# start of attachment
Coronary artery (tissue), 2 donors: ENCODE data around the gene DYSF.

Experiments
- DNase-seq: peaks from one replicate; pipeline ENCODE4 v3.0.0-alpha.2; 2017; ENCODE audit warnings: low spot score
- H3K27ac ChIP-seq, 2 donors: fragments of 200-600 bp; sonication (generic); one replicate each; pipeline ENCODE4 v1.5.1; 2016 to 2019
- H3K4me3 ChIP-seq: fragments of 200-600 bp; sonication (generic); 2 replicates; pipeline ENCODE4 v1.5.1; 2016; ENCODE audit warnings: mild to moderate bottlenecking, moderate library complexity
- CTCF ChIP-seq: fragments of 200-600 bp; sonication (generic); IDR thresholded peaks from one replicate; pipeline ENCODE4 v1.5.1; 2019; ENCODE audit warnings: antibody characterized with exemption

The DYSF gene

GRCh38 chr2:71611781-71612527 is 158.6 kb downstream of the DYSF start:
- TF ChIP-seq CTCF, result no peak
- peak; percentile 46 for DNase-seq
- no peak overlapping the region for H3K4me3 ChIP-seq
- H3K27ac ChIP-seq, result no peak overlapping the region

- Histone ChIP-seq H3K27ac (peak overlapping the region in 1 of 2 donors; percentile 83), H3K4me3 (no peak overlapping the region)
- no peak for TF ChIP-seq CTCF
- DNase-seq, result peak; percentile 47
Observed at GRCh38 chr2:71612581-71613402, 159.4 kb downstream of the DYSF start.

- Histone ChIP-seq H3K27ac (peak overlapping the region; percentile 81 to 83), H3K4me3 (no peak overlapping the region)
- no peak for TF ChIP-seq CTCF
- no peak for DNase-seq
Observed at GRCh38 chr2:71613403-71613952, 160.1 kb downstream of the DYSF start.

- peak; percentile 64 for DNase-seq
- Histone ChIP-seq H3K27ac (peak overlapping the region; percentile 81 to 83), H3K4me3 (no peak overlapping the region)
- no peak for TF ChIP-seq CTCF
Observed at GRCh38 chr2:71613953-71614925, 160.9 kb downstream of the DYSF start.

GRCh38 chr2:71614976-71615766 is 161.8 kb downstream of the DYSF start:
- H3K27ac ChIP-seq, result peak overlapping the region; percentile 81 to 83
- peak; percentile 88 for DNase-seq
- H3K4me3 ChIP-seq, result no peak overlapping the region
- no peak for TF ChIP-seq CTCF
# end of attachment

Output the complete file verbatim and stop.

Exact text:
Coronary artery (tissue), 2 donors: ENCODE data around the gene DYSF.

Experiments
- DNase-seq: peaks from one replicate; pipeline ENCODE4 v3.0.0-alpha.2; 2017; ENCODE audit warnings: low spot score
- H3K27ac ChIP-seq, 2 donors: fragments of 200-600 bp; sonication (generic); one replicate each; pipeline ENCODE4 v1.5.1; 2016 to 2019
- H3K4me3 ChIP-seq: fragments of 200-600 bp; sonication (generic); 2 replicates; pipeline ENCODE4 v1.5.1; 2016; ENCODE audit warnings: mild to moderate bottlenecking, moderate library complexity
- CTCF ChIP-seq: fragments of 200-600 bp; sonication (generic); IDR thresholded peaks from one replicate; pipeline ENCODE4 v1.5.1; 2019; ENCODE audit warnings: antibody characterized with exemption

The DYSF gene

GRCh38 chr2:71611781-71612527 is 158.6 kb downstream of the DYSF start:
- TF ChIP-seq CTCF, result no peak
- peak; percentile 46 for DNase-seq
- no peak overlapping the region for H3K4me3 ChIP-seq
- H3K27ac ChIP-seq, result no peak overlapping the region

- Histone ChIP-seq H3K27ac (peak overlapping the region in 1 of 2 donors; percentile 83), H3K4me3 (no peak overlapping the region)
- no peak for TF ChIP-seq CTCF
- DNase-seq, result peak; percentile 47
Observed at GRCh38 chr2:71612581-71613402, 159.4 kb downstream of the DYSF start.

- Histone ChIP-seq H3K27ac (peak overlapping the region; percentile 81 to 83), H3K4me3 (no peak overlapping the region)
- no peak for TF ChIP-seq CTCF
- no peak for DNase-seq
Observed at GRCh38 chr2:71613403-71613952, 160.1 kb downstream of the DYSF start.

- peak; percentile 64 for DNase-seq
- Histone ChIP-seq H3K27ac (peak overlapping the region; percentile 81 to 83), H3K4me3 (no peak overlapping the region)
- no peak for TF ChIP-seq CTCF
Observed at GRCh38 chr2:71613953-71614925, 160.9 kb downstream of the DYSF start.

GRCh38 chr2:71614976-71615766 is 161.8 kb downstream of the DYSF start:
- H3K27ac ChIP-seq, result peak overlapping the region; percentile 81 to 83
- peak; percentile 88 for DNase-seq
- H3K4me3 ChIP-seq, result no peak overlapping the region
- no peak for TF ChIP-seq CTCF